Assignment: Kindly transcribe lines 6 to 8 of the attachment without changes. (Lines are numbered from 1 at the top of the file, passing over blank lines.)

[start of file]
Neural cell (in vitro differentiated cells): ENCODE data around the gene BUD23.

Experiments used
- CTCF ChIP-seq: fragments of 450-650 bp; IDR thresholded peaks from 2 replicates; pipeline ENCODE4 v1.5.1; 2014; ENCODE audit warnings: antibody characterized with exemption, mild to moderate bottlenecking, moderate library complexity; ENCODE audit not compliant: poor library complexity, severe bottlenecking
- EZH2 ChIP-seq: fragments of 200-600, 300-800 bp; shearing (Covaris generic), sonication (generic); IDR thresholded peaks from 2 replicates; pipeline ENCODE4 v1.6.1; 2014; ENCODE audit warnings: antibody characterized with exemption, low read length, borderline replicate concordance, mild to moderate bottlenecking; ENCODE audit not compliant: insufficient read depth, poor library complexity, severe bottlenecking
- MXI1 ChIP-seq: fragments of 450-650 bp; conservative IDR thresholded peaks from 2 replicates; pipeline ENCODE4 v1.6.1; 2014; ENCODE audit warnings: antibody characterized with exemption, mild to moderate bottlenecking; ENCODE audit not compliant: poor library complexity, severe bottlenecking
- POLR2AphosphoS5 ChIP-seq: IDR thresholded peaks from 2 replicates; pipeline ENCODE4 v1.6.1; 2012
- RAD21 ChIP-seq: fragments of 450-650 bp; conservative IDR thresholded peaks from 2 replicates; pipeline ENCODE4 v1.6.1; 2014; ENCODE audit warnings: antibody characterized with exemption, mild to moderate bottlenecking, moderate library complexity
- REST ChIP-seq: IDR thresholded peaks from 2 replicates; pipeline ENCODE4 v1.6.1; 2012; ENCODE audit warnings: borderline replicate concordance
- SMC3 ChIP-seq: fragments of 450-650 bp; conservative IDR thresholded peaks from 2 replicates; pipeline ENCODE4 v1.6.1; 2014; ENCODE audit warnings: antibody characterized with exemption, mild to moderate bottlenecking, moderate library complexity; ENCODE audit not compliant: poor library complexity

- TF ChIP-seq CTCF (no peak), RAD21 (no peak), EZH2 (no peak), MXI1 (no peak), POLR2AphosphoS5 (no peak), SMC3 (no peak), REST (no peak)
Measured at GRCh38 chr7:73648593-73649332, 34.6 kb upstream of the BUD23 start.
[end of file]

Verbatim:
- POLR2AphosphoS5 ChIP-seq: IDR thresholded peaks from 2 replicates; pipeline ENCODE4 v1.6.1; 2012
- RAD21 ChIP-seq: fragments of 450-650 bp; conservative IDR thresholded peaks from 2 replicates; pipeline ENCODE4 v1.6.1; 2014; ENCODE audit warnings: antibody characterized with exemption, mild to moderate bottlenecking, moderate library complexity
- REST ChIP-seq: IDR thresholded peaks from 2 replicates; pipeline ENCODE4 v1.6.1; 2012; ENCODE audit warnings: borderline replicate concordance